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Sunday, December 2, 2012

Peak oil idea has gone up in flames

The truly global implications of the 2012 report lie in the warning that we must leave most of our fossil fuels in the ground
Given the bubbling cauldron of violence that the middle East so frequently and regrettably is, the prospect, stated in the latest International Energy Agency’s report, of the US outstripping Saudi Arabia as the world’s biggest oil producer in the next decade is deeply striking. 

But the truly global implications of the report lie elsewhere, in the quietly devastating statement that no more than one-third of already proven reserves of fossil fuels can be burned by 2050 if the world is to prevent global warming exceeding the danger point of 2 degrees Celcius temperature rise. This means nothing less than leaving most of the world’s coal, oil and gas in the ground or facing a destabilised climate, with its supercharged heatwaves, floods and storms.

We do not have too little fossil fuel, we have far too much. The simple reason is because the cost of the damage caused by carbon emissions is still not paid by the polluter.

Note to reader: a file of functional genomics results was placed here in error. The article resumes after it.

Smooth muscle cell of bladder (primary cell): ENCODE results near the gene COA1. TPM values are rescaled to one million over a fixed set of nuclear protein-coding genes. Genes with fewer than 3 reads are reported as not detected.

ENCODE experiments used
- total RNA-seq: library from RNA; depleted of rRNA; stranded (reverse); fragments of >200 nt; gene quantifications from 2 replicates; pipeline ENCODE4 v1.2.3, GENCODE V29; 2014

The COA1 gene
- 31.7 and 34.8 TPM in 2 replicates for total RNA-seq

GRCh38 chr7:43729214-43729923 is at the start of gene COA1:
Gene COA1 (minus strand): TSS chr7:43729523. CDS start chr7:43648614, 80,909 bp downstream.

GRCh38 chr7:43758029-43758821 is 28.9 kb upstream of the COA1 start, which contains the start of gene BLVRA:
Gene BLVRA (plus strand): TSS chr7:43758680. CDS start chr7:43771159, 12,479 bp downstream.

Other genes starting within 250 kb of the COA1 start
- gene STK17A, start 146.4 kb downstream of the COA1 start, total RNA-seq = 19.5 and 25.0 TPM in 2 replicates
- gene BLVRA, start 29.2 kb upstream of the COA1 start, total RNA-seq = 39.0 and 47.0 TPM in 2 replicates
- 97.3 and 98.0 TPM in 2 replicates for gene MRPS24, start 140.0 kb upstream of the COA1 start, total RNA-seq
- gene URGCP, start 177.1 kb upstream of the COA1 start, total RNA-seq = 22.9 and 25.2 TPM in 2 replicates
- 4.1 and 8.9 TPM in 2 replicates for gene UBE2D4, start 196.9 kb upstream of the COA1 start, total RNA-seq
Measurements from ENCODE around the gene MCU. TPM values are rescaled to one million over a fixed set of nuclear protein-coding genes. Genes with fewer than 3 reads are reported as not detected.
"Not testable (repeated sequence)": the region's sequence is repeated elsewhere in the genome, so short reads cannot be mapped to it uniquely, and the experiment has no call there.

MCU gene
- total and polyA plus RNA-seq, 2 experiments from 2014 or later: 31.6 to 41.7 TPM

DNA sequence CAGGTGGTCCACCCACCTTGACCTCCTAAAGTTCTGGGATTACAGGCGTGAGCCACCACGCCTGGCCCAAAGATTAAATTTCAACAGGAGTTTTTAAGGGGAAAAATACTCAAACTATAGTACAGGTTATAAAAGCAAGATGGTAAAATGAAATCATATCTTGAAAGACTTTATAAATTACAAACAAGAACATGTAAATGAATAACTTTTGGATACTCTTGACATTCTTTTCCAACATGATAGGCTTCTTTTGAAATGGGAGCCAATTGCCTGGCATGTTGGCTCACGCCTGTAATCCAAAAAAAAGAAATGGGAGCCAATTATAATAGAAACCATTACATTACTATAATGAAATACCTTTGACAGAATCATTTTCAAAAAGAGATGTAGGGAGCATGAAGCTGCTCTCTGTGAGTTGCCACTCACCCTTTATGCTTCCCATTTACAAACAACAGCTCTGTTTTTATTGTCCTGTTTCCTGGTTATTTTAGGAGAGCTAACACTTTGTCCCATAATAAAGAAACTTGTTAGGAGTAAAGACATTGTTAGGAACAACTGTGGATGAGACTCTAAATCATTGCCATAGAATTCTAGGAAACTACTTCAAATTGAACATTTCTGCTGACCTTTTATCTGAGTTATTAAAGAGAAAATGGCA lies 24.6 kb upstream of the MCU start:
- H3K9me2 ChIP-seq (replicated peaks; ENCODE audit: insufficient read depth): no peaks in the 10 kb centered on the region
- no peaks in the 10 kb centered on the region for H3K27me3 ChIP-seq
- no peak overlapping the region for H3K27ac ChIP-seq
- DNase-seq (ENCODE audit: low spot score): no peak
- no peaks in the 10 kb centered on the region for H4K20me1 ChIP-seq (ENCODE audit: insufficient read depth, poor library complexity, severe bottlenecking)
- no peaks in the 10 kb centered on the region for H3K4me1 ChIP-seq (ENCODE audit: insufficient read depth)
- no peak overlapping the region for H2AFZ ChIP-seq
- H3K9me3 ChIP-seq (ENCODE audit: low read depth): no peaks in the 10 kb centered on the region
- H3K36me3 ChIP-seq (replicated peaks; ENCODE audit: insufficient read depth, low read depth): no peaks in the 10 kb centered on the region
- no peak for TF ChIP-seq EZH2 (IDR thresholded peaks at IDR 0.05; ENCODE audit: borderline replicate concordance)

But the IEA’s World Energy Outlook 2012 also highlights another huge problem which is throwing fuel on the fire: titanic subsidies for fossil fuels. The IEA estimates that $523 billion was spent cutting fossil fuel prices in 2011. Coal, oil and gas are mature industries and should be more than able to stand on their own two feet by now. 

Renewable energy, in contrast, is relatively new and needs support to drive its costs down - which it is doing, fast - and to compensate for the market failures which mean greenhouse gases continue to be pumped into the atmosphere in ever greater quantities. Yet, in 2011, subsidies for renewables totalled only $88 billion around the world, meaning fossil fuels received six times more. The dirty fuels also got a bigger increase in subsidies in 2011: 30%, compared to the 24% for renewables.

Read the entire article at The Guardian.
Thanks to the Environmental News Network for bringing this article to our attention.